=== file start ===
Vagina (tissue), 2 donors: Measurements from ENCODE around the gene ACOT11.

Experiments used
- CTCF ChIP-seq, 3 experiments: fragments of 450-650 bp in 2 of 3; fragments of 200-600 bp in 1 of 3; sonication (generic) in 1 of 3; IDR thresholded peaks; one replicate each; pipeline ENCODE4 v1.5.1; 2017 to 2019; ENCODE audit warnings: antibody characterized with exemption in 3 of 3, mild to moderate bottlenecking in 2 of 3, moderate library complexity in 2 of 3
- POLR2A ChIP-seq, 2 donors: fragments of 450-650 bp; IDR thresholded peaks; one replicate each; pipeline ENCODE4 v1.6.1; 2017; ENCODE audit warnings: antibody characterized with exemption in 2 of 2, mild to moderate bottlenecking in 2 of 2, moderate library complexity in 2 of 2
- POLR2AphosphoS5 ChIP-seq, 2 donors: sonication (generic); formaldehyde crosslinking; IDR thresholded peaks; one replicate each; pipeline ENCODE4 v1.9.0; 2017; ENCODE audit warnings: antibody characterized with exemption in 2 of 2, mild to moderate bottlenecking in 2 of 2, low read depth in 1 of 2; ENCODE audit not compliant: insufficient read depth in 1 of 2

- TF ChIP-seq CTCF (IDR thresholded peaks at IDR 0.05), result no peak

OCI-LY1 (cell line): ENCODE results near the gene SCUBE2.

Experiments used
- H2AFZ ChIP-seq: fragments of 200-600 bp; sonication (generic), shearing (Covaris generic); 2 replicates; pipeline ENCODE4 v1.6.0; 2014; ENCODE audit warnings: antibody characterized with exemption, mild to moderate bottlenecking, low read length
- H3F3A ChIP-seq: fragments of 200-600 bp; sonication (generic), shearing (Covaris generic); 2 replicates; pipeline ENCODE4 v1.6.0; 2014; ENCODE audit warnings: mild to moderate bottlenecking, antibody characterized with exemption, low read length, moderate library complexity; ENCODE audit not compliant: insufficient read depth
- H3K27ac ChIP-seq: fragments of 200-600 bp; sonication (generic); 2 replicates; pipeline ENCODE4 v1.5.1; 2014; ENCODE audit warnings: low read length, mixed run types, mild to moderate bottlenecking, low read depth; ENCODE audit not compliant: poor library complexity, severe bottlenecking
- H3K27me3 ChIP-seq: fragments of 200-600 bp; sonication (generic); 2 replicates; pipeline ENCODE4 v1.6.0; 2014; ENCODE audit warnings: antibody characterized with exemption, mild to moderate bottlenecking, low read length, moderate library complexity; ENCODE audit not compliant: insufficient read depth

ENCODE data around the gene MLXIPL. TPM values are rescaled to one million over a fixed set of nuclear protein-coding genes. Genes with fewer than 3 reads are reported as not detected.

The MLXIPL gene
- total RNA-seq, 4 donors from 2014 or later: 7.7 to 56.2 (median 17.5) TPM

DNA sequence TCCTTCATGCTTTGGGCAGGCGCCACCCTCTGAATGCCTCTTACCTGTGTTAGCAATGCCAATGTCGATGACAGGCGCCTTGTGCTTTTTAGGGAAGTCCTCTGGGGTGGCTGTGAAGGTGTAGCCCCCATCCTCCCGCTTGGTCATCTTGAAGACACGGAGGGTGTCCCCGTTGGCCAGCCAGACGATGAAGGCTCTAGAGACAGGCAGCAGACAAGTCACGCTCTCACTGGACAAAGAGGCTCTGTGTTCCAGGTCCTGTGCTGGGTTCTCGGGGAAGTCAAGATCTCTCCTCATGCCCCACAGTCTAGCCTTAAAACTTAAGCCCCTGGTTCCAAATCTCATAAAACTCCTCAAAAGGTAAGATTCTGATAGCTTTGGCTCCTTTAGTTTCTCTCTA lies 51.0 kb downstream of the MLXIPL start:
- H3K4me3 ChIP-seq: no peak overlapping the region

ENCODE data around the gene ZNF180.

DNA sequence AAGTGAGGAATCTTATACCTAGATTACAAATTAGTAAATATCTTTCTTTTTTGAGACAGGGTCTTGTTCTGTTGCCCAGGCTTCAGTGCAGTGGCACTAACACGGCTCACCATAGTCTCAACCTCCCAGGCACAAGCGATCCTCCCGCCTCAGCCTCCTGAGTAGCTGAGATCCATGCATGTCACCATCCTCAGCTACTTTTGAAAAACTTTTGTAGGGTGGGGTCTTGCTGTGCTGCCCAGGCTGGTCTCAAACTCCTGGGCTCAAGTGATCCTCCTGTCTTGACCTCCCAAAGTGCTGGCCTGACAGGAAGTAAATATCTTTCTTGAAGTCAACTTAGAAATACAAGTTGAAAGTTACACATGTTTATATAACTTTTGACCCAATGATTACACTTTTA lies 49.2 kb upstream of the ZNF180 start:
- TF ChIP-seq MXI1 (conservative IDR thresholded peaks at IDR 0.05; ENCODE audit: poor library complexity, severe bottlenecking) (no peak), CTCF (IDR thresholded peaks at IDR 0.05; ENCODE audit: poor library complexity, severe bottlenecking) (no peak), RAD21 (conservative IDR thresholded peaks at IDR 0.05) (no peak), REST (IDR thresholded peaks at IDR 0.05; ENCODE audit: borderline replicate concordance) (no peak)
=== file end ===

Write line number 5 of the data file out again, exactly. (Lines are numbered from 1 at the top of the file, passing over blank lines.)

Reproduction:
- POLR2AphosphoS5 ChIP-seq, 2 donors: sonication (generic); formaldehyde crosslinking; IDR thresholded peaks; one replicate each; pipeline ENCODE4 v1.9.0; 2017; ENCODE audit warnings: antibody characterized with exemption in 2 of 2, mild to moderate bottlenecking in 2 of 2, low read depth in 1 of 2; ENCODE audit not compliant: insufficient read depth in 1 of 2